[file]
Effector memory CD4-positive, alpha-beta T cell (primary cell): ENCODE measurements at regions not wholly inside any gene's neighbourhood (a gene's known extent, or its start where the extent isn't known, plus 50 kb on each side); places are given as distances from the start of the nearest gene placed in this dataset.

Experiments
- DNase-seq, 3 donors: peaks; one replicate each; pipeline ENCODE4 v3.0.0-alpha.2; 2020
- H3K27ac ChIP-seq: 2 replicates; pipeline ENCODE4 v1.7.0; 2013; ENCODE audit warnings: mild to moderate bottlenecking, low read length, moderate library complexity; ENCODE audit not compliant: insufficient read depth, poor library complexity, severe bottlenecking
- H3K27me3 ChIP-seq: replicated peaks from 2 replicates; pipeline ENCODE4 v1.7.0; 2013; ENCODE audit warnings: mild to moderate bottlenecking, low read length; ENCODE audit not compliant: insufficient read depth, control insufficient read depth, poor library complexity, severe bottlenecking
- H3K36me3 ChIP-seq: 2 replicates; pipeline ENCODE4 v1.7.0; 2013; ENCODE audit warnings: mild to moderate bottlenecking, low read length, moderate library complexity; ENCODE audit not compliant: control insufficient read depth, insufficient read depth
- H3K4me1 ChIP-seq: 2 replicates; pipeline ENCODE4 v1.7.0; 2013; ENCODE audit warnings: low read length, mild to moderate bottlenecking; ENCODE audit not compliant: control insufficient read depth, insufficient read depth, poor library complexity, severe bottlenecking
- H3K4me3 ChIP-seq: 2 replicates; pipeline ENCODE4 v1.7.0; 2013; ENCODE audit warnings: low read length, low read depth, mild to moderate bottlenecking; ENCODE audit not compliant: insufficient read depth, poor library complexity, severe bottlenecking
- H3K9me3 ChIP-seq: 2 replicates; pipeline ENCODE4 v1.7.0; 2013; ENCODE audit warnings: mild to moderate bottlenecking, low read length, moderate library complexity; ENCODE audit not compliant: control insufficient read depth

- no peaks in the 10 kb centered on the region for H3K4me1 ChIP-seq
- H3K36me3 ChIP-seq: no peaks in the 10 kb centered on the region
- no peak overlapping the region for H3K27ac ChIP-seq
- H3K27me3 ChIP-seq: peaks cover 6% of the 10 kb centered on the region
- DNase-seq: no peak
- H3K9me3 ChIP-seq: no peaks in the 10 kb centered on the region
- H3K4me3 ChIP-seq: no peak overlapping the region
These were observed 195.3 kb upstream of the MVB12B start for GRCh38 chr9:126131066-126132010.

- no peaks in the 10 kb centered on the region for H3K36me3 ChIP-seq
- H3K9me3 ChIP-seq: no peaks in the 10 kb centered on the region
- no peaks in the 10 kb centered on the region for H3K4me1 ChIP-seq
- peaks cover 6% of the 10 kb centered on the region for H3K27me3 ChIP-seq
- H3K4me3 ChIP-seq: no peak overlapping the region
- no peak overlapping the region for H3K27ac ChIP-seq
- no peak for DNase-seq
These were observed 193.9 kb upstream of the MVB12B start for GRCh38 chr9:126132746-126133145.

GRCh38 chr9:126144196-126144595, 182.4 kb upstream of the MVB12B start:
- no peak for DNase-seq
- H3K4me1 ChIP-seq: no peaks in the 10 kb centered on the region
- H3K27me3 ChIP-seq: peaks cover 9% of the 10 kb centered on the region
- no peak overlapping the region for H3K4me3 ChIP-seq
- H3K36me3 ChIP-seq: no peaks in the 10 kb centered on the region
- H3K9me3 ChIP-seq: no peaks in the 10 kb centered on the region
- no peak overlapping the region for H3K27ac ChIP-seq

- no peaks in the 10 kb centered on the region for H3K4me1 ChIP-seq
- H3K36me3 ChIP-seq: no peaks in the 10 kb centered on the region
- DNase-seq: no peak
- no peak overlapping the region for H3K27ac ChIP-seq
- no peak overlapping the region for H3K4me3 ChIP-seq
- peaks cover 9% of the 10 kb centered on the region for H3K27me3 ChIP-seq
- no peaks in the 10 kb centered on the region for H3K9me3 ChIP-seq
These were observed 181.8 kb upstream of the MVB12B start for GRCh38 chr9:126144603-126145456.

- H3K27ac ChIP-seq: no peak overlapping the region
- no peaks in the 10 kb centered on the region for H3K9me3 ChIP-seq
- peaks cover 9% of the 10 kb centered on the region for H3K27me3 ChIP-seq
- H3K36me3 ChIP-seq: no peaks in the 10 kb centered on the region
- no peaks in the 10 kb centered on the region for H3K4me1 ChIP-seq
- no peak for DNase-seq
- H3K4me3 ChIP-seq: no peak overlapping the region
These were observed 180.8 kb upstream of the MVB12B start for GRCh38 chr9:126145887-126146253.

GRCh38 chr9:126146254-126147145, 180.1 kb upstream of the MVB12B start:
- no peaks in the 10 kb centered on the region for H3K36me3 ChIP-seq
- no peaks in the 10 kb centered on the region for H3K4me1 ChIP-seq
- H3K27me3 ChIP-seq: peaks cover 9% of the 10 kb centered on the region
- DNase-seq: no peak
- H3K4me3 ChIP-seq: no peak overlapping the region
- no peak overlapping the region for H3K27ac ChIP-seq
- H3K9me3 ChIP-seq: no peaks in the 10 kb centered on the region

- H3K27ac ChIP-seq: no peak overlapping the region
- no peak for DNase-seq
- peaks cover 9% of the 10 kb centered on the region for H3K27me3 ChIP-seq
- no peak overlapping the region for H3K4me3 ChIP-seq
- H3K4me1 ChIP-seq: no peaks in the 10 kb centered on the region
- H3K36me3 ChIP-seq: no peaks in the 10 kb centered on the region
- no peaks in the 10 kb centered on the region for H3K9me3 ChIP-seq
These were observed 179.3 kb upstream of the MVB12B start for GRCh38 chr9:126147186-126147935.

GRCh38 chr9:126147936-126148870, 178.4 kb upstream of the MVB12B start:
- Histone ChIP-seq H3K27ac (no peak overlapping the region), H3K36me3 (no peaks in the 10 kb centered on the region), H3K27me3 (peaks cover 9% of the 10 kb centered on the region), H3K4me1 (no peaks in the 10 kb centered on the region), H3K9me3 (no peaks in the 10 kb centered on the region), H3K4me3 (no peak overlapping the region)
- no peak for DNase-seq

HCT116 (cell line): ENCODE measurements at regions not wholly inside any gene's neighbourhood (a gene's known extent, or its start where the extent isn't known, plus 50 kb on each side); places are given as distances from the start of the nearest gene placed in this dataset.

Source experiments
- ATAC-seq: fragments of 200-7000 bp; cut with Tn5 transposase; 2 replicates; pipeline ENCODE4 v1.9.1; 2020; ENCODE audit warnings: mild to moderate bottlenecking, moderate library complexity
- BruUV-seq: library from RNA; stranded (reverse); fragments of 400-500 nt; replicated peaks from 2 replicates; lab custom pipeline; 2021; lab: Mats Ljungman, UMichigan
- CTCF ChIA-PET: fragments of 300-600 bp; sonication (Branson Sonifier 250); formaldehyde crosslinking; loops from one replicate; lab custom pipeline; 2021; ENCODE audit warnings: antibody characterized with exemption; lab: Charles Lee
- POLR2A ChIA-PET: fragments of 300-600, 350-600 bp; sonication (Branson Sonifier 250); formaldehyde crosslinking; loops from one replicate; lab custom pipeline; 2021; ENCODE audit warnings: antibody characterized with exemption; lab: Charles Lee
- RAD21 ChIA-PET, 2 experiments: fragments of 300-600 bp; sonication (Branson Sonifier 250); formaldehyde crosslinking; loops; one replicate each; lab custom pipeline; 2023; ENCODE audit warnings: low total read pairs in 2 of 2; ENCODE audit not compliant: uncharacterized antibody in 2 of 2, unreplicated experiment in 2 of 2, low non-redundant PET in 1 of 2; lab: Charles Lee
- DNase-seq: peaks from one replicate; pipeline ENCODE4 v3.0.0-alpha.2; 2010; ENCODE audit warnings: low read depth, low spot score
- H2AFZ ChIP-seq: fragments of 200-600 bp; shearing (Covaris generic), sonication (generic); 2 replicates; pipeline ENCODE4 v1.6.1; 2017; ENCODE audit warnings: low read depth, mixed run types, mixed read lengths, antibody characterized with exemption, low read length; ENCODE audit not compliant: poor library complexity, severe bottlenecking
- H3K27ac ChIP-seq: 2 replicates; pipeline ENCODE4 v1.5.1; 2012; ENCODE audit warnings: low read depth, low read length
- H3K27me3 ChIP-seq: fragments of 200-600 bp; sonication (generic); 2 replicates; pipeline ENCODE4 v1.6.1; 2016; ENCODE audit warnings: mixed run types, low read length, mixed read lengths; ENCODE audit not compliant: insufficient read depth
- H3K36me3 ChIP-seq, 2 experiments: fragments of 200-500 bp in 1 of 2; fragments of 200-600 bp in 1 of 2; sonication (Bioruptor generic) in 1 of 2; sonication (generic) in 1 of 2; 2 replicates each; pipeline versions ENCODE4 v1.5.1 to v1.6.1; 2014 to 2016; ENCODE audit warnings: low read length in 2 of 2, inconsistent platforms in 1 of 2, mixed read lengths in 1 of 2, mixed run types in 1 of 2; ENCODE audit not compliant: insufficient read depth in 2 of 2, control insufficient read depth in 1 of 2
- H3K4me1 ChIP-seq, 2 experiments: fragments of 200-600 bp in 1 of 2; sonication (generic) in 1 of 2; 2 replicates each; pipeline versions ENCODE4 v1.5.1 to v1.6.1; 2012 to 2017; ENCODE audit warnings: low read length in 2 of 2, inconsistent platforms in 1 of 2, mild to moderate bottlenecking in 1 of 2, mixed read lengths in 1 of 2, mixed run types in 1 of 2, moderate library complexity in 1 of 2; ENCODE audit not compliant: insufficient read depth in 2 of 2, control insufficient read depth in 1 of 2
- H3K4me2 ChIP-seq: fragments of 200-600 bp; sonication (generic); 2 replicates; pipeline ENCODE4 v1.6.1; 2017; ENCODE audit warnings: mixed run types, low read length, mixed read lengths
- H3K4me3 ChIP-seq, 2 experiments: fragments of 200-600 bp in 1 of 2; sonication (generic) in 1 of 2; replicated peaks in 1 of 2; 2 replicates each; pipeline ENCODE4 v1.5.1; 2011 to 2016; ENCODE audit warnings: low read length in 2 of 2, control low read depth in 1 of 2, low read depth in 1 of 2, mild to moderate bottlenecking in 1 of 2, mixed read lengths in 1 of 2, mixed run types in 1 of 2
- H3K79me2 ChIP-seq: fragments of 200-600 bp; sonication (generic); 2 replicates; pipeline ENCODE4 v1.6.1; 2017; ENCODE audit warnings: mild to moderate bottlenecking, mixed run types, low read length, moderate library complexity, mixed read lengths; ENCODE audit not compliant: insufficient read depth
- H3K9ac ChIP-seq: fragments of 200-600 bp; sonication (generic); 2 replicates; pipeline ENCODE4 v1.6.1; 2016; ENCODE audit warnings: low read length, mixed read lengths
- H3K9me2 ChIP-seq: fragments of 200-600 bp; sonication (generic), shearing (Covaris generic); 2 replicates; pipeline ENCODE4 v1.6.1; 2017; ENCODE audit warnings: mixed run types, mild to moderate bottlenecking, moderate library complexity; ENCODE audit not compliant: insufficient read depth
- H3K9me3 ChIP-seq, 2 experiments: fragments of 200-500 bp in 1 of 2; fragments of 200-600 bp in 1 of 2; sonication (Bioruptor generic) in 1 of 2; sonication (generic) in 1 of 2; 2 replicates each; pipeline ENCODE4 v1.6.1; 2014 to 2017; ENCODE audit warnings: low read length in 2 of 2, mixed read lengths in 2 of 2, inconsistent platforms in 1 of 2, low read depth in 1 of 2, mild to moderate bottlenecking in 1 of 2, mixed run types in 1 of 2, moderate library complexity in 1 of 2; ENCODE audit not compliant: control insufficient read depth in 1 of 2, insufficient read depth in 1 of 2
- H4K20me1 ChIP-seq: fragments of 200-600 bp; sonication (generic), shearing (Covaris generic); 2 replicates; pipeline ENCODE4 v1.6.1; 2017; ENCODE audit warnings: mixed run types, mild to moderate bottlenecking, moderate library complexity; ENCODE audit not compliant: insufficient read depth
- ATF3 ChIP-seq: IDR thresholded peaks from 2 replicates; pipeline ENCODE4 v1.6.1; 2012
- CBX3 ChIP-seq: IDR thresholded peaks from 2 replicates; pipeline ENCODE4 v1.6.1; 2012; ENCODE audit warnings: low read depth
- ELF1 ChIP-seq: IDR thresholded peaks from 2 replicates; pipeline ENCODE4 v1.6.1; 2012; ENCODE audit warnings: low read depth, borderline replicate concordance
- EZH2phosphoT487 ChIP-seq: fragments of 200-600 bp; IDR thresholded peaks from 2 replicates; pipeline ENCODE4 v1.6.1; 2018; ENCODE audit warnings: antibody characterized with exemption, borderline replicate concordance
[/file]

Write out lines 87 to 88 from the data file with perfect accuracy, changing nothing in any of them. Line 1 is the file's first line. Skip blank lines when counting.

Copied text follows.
- H3K9me3 ChIP-seq, 2 experiments: fragments of 200-500 bp in 1 of 2; fragments of 200-600 bp in 1 of 2; sonication (Bioruptor generic) in 1 of 2; sonication (generic) in 1 of 2; 2 replicates each; pipeline ENCODE4 v1.6.1; 2014 to 2017; ENCODE audit warnings: low read length in 2 of 2, mixed read lengths in 2 of 2, inconsistent platforms in 1 of 2, low read depth in 1 of 2, mild to moderate bottlenecking in 1 of 2, mixed run types in 1 of 2, moderate library complexity in 1 of 2; ENCODE audit not compliant: control insufficient read depth in 1 of 2, insufficient read depth in 1 of 2
- H4K20me1 ChIP-seq: fragments of 200-600 bp; sonication (generic), shearing (Covaris generic); 2 replicates; pipeline ENCODE4 v1.6.1; 2017; ENCODE audit warnings: mixed run types, mild to moderate bottlenecking, moderate library complexity; ENCODE audit not compliant: insufficient read depth